cis-trans notation refers to the orientation of functional groups within a molecule. The answer here refers specifically to fatty acids (as a constituent part of a fat) but cis-trans notation applies to far more molecular forms than just fats.
In a saturated fat all of the bonds are single and so the chain is free to rotate. As a result the hydrogen atoms attached to the carbon generally move to adopt the lowest possible energy position, with adjacent pairs of hydrogens on opposite sides of the chain.
In mono and poly unsaturated fats the presence of double bonds stops any rotation at the double bond site. And so there are two possible orientations for any given double bond:
Adjacent hydrogen bonds on the same side of the chain; a cis fat, or
Adjacent hydrogen bonds on opposite sides of the chain; a trans fat.
Notice that the only difference lies in the 180° rotation of part the chain.
If there is more than one double bond then there can be any combination of cis-cis, trans-cis, cis-trans or trans trans. A trans arrangement tends to straighten the chain out so that it looks more like a saturated fatty acid whereas a cis arrangement introduces kinks into the chain.
In nature most, though not quite all, mono- and poly-unsaturated fats are of the cis form. The change from a cis to a trans arrangement can however happen with catalysed hydrogenation in the following way.Firstly hydrogen gas (H2) is adsorbed on to the surface of the catalyst. The molecular hydrogen rapidly splits in to adsorbed atomic hydrogen which is free to migrate across the surface.
Secondly the cis fatty acid is adsorbed on to the surface of the catalyst. This breaks the double bond but the rotation of the chain is not possible as both sides of the bond are locked to the catalyst surface.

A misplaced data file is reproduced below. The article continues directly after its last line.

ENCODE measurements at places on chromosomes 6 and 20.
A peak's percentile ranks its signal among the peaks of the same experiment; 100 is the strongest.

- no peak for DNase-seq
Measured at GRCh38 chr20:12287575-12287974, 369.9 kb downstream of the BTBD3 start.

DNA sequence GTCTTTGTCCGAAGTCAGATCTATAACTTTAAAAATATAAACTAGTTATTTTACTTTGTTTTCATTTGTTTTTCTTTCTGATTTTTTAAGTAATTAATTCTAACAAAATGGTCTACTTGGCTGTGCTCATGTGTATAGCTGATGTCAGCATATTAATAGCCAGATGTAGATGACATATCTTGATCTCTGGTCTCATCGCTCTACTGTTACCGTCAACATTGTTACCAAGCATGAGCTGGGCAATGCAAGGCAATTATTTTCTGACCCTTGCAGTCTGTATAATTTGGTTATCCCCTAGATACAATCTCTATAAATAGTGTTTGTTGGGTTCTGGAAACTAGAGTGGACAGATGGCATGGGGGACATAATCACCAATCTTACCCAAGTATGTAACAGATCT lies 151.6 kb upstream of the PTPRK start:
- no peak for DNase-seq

Next one of the carbon atoms binds to an adsorbed hydrogen atom. The chain is now free to rotate and is likely to do so as this allows the molecule to adopt a lower energy configuration. So far all the steps are the same as for the normal catalysed hydrogenation reaction.
The next step is different as it reverses the previous step, however it does not reverse the rotation.
In the last step the second carbon is released from the catalyst and so the entire, newly modified trans-fatty acid is released back in to the reactor.
If the catalysed reaction is allowed to continue for long enough all the trans-fatty acids will be destroyed since the final product will be a uniform, fully saturated fat. However it is known that diets high in saturated fats lead to an increased risk of heart disease and stroke and so much of the oils treated in this way are only partially hydrogenated (you may for example hear of spreads that are "low in saturates and high in poly-unsaturates"). Paradoxically trans-fatty acids (generally described as ‘trans fats’) have been linked with lowering high density lipoproteins (HDL or ‘good cholesterol’) and raising low density lipoproteins (LDL or ‘bad cholesterol’). This in itself raises the long term risk of coronary heart disease.